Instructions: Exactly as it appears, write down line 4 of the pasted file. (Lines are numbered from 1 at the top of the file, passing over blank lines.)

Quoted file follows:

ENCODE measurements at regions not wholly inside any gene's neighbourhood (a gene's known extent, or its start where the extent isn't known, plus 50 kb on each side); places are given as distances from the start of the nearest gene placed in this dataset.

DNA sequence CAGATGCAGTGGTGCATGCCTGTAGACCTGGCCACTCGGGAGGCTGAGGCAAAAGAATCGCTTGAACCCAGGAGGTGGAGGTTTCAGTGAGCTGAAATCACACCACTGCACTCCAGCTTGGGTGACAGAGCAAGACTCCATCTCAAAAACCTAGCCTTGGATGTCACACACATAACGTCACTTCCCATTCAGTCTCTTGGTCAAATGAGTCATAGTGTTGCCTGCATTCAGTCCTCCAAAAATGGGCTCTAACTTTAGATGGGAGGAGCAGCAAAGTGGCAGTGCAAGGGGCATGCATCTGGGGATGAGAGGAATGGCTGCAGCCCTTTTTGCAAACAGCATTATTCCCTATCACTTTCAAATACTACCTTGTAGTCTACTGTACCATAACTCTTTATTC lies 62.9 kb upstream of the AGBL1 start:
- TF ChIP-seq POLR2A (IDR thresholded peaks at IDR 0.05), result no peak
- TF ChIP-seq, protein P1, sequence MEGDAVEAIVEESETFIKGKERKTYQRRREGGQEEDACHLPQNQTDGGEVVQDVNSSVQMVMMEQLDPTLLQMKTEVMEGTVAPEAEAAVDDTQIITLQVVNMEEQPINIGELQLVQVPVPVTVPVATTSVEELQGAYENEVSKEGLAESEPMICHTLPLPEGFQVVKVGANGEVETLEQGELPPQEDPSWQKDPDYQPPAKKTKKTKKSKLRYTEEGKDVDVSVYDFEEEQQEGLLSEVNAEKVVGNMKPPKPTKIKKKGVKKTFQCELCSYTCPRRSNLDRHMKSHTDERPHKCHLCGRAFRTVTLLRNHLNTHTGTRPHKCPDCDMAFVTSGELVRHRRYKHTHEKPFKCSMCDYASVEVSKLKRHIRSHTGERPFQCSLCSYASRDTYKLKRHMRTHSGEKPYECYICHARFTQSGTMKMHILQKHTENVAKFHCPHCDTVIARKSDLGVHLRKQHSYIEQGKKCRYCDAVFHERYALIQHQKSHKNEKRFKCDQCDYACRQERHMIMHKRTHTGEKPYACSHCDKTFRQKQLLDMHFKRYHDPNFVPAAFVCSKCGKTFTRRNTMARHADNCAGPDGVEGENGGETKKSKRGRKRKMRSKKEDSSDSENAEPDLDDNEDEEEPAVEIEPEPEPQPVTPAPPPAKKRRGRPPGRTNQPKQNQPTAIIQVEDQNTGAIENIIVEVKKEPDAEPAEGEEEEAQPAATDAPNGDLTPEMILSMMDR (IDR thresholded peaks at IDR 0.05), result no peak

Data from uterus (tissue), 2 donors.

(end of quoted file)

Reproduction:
- TF ChIP-seq, protein P1, sequence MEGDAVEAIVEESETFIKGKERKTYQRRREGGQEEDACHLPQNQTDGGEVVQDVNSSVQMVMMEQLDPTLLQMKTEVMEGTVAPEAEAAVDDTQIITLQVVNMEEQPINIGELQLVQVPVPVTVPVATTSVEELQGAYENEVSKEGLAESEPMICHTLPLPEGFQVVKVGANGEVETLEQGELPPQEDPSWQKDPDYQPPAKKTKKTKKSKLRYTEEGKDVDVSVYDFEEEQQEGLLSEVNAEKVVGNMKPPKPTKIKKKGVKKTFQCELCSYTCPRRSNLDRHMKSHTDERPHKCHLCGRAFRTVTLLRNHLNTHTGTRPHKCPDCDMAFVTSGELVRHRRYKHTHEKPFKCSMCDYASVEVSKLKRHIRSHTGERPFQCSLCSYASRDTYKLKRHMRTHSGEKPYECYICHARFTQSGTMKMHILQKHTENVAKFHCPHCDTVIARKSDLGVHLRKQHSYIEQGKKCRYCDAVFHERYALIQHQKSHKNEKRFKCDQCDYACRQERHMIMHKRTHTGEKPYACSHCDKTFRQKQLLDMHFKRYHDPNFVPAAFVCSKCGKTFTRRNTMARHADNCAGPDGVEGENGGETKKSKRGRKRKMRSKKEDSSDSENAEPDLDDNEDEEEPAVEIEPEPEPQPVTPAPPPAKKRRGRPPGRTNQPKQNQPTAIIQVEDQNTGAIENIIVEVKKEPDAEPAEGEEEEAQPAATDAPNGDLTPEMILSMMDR (IDR thresholded peaks at IDR 0.05), result no peak